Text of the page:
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Mutual Mayor: Street turns to social to tackle region’s biggest challenges

Mutual Mayor: Street turns to social to tackle region’s biggest challenges

3 Comments 🕔16.Feb 2017

Key social challenges like youth unemployment, transport, mental health and social care could be tackled with the help of co-operatives and social enterprises, as part of the latest pledge to be unveiled by Conservative Mayoral candidate Andy Street.

As Mayor, the former John Lewis managing director – who describes his former employer as “Britain’s most successful workers’ co-operative” in his official biography – has pledged to champion a new generation of mutuals, social enterprises and co-operatives as part of a wider public sector reform programme.

Mutuals – organisations fully or majority owned by their members – and social enterprises – businesses which trade to specifically help improve communities or the environment – are already an important part of the economy, according to the Street camp.

In the UK, Mr Street says there are almost 7,000 co-operative businesses, contributing £34 billion to the economy each year. In addition, there are more than 100 public service ‘mutuals’ which have spun-out of government.

The West Midlands has the largest amount of social enterprises of any UK region outside London. Many of the West Midlands social enterprises are new, with 43 per cent less than three years old says Mr Street’s campaign.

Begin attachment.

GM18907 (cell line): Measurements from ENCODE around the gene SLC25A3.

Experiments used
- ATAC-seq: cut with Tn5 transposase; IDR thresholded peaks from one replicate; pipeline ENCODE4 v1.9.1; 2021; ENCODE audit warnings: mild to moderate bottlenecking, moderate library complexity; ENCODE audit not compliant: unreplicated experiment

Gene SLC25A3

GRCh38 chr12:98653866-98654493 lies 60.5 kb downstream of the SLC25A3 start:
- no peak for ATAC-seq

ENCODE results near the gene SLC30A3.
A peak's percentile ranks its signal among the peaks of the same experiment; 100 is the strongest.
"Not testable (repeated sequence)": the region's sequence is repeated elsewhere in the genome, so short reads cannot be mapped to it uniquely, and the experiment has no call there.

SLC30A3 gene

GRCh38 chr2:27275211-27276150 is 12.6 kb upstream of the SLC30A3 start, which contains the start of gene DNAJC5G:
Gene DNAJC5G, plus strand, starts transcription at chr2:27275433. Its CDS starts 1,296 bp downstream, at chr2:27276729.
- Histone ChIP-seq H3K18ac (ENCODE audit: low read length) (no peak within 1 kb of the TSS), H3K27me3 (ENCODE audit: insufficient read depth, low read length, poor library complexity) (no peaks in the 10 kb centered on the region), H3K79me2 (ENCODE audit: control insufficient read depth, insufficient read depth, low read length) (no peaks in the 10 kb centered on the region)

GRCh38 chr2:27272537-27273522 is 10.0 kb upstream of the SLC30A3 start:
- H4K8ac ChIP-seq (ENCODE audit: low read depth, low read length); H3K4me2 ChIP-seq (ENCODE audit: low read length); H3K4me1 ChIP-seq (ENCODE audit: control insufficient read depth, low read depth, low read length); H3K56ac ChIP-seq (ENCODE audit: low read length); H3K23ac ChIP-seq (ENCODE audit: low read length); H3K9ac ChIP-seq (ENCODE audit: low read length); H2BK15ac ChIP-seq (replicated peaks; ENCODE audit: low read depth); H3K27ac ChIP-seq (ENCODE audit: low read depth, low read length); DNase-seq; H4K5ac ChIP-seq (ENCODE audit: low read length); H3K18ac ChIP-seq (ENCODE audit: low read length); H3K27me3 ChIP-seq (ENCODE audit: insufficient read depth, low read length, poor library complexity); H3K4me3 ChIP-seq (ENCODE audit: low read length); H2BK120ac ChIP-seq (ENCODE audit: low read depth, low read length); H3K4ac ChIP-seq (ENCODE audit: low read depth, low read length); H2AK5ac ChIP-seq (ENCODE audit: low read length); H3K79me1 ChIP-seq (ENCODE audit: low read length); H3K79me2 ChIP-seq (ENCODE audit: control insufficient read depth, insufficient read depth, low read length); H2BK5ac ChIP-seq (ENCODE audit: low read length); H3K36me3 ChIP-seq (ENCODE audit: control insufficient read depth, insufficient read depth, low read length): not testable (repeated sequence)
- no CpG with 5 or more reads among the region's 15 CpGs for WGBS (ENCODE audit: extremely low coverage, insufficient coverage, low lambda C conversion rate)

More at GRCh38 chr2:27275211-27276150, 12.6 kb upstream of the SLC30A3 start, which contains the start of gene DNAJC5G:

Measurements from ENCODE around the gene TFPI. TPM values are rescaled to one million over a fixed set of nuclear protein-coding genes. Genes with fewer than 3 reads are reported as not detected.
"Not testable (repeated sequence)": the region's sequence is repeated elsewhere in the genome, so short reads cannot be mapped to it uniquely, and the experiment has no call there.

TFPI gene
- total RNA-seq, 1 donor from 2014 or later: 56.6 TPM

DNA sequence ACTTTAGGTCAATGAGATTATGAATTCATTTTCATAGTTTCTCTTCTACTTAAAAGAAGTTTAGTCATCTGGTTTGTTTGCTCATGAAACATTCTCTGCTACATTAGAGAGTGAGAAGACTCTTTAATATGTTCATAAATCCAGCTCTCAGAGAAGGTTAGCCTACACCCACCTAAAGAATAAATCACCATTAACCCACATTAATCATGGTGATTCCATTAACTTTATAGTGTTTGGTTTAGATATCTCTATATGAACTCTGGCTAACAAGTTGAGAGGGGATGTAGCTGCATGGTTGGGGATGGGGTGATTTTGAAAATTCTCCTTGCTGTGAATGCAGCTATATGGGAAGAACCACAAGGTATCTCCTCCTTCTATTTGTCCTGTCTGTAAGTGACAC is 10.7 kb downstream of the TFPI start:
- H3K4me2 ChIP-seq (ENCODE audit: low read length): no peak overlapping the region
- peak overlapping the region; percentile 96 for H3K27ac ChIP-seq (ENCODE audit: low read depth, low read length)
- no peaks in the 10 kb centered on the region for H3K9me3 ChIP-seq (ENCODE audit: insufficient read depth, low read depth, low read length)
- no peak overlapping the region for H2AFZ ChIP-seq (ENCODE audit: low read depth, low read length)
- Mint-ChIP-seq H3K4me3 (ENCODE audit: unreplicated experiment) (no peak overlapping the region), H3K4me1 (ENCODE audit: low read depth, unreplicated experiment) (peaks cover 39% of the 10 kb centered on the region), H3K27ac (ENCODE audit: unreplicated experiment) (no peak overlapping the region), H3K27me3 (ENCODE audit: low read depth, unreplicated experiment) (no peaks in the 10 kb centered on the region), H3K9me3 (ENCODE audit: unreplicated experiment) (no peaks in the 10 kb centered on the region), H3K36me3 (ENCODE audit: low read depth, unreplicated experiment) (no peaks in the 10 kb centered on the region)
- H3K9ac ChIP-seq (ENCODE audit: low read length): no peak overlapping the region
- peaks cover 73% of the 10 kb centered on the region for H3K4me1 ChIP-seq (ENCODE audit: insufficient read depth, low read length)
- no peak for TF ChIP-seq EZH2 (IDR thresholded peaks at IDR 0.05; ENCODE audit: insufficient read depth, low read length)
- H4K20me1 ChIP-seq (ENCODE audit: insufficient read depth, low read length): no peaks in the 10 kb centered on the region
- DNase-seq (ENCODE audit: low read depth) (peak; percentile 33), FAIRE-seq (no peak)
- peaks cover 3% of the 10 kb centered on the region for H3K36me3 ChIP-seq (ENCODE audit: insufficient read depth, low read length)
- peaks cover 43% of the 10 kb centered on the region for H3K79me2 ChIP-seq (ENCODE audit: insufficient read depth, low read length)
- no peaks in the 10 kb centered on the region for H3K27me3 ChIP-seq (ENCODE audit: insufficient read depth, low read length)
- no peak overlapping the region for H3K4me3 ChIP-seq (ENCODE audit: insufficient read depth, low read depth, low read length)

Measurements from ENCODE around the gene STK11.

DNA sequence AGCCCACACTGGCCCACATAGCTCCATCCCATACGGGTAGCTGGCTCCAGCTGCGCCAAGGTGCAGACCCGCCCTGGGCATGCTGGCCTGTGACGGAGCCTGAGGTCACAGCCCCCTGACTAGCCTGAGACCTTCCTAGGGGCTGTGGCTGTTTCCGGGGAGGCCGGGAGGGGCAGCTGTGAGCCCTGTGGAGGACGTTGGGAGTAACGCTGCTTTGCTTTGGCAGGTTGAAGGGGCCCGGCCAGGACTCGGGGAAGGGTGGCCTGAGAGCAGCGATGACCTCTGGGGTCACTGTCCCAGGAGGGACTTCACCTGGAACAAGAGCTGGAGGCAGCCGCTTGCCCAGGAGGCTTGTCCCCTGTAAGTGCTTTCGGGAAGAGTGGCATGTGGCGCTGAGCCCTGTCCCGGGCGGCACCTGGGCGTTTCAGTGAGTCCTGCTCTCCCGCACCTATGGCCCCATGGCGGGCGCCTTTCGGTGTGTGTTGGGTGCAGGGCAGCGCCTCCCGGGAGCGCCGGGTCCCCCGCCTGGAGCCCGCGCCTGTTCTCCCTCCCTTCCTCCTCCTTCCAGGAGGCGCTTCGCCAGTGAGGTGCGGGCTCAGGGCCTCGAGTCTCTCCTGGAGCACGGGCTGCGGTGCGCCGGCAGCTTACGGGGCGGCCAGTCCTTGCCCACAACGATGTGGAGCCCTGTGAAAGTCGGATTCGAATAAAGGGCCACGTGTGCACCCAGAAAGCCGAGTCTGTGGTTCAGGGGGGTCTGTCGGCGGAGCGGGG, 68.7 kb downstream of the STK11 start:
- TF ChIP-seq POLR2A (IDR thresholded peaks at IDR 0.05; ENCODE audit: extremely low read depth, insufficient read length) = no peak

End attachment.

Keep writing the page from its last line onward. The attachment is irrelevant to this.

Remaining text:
The pledge is reminiscent of a run of speeches and announcements in the early part of the Coalition Government, when David Cameron, Nick Clegg and Francis Maude suggested the ‘John Lewis Model’ could be the answer for many parts of the public sector and also help avoid the worst excesses of capitalist structures.

Mr Street says he is committing to the West Midlands being a leader in this field, whether spun out from the public sector or new businesses.

Andy Street’s latest pledge follows a commitment to reopen the Stourbridge to Walsall line and the Walsall to Wolverhampton rail route, as well as a promised 40-fold increase in investment in routes for walking and cycling.

Among the proposals being considered by the Tory hopeful are:

  • a mutual back-to-work provider to help deliver the candidate’s commitment to eradicate youth unemployment
  • elderly social care providers owned by employees, with a stake held by users and their families.

Mr Street said:

We need a bold new approach here in the West Midlands in tackling our most challenging issues. We all know the case of ‘the council will sort it’ isn’t going to be enough.

This is why I want to use my knowledge of mutuals to secure funding and deliver a new wave of mutuals and social enterprises to tackle the issues we face.

As managing director of John Lewis, I saw how mutuals can drive higher commitment from employees, deliver greater service and share rewards with employees.

The suggestions for areas where mutuals might be created or engaged go far beyond the areas of responsibility the new Mayor will have at the start of their term. It is not clear what Labour council leaders, who will sit around the WMCA table with a new chair from 8th May, will think of proposals from a Tory Mayor to tackle social care reform.